Objective: To describe patient satisfaction after Michigan four-wall sacrospinous ligament suspension for prolapse and identify factors associated with satisfaction.
Methods: Four hundred fifty-three patients were asked to rate their satisfaction with surgery and complete validated quality-of-life instruments. Postoperative support was extracted from the medical record and assessed when possible. Factors independently associated with patients who were "highly satisfied" were identified with multivariable logistic regression.
Results: Sixty-two percent (242/392) reported how satisfied they were 8.0±1.7 years later. Fifty-seven percent had failed prior prolapse surgery, and 56% had a preoperative prolapse 4 cm or greater beyond the hymen. Ninety percent were satisfied; 76% were "completely" or "very" satisfied and they were considered "highly satisfied" for analysis. Fourteen percent reporting being "moderately" satisfied and they were considered among those "less satisfied." Women with lower scores on the postoperative Pelvic Floor Distress Inventory-20 were more likely to be "highly satisfied." Postoperative anatomic data were available for 67% (162/242) and vaginal support was observed at or above the hymen in 86%. Women with preoperative Baden Walker grade 3 or 4 prolapse were more likely than those with grade 2 prolapse to be "highly satisfied." Women with advanced postoperative prolapse (grade 3 or 4) were less likely and those with grade 2 support were as likely to be "highly satisfied" as those with grade 0 or 1 support.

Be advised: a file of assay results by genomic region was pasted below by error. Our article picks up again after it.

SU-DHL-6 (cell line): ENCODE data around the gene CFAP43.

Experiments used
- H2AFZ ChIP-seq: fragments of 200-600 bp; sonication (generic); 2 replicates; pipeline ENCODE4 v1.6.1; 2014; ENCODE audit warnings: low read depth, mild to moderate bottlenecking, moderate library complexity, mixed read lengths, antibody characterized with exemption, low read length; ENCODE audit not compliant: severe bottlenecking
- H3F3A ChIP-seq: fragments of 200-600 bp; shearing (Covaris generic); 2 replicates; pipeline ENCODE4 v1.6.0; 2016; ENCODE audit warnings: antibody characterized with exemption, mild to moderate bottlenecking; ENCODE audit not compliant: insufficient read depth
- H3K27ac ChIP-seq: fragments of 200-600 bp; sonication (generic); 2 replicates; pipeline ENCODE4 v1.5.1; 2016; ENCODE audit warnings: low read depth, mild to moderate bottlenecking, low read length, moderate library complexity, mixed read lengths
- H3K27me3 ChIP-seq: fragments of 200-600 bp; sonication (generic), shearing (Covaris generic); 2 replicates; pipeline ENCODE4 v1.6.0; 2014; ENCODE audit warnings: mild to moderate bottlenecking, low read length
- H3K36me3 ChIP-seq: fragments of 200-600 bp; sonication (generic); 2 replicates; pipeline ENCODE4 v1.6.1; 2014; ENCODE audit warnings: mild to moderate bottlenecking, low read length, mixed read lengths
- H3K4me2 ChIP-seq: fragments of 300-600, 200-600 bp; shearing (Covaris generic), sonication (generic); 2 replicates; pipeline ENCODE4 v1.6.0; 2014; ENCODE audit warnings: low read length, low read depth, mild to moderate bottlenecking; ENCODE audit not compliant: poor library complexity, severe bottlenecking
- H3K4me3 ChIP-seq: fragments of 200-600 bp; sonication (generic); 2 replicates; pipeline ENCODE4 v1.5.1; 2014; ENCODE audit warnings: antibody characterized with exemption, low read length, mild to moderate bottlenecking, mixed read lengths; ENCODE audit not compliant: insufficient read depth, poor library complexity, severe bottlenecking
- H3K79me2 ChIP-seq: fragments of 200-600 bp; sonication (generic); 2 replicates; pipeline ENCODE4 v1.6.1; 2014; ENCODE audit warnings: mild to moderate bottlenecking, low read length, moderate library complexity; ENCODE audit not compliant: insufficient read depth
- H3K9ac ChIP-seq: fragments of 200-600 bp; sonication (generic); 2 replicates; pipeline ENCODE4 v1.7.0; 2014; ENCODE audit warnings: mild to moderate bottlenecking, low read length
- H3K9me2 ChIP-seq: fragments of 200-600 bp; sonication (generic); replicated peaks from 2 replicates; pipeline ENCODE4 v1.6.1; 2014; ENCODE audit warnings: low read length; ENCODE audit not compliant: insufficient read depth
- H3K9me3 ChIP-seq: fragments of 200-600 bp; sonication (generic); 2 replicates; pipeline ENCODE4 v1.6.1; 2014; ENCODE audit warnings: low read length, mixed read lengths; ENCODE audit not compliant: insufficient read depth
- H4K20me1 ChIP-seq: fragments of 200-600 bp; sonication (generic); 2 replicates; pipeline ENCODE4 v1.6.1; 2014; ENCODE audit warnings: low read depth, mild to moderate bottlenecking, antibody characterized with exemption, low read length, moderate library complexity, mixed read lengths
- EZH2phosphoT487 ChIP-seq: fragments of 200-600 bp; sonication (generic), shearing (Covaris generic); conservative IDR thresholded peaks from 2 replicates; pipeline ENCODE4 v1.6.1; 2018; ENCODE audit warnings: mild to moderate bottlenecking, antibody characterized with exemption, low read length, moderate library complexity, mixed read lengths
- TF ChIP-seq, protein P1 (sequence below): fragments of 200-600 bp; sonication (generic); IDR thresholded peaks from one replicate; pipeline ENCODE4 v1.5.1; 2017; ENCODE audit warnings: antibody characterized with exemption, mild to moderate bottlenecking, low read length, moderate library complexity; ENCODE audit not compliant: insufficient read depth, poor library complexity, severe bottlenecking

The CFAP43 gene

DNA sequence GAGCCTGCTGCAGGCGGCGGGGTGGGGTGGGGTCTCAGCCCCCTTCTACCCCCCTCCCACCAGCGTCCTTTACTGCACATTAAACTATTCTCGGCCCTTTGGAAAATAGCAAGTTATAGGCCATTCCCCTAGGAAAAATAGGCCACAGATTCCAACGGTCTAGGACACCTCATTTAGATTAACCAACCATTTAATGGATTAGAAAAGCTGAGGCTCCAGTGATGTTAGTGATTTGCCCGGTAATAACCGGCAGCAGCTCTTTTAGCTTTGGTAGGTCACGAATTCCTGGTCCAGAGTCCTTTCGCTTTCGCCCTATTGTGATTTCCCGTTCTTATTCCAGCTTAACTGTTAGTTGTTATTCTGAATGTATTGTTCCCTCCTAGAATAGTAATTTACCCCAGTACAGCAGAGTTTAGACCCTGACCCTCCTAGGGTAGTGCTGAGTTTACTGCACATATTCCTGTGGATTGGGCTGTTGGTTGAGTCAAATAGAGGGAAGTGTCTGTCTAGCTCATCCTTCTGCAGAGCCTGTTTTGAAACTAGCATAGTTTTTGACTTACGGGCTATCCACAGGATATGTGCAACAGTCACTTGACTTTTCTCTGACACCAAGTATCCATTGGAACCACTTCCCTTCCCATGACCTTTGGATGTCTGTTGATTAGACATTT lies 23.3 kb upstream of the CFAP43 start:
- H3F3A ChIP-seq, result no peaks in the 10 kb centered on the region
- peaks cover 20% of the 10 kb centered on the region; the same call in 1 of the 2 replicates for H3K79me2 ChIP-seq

Conclusion: The Michigan four-wall sacrospinous ligament suspension is an anatomically effective approach to vault suspension with a high rate of long-term patient satisfaction. Postoperative vaginal support at the hymen does not negatively affect patient satisfaction.
Level of evidence: III.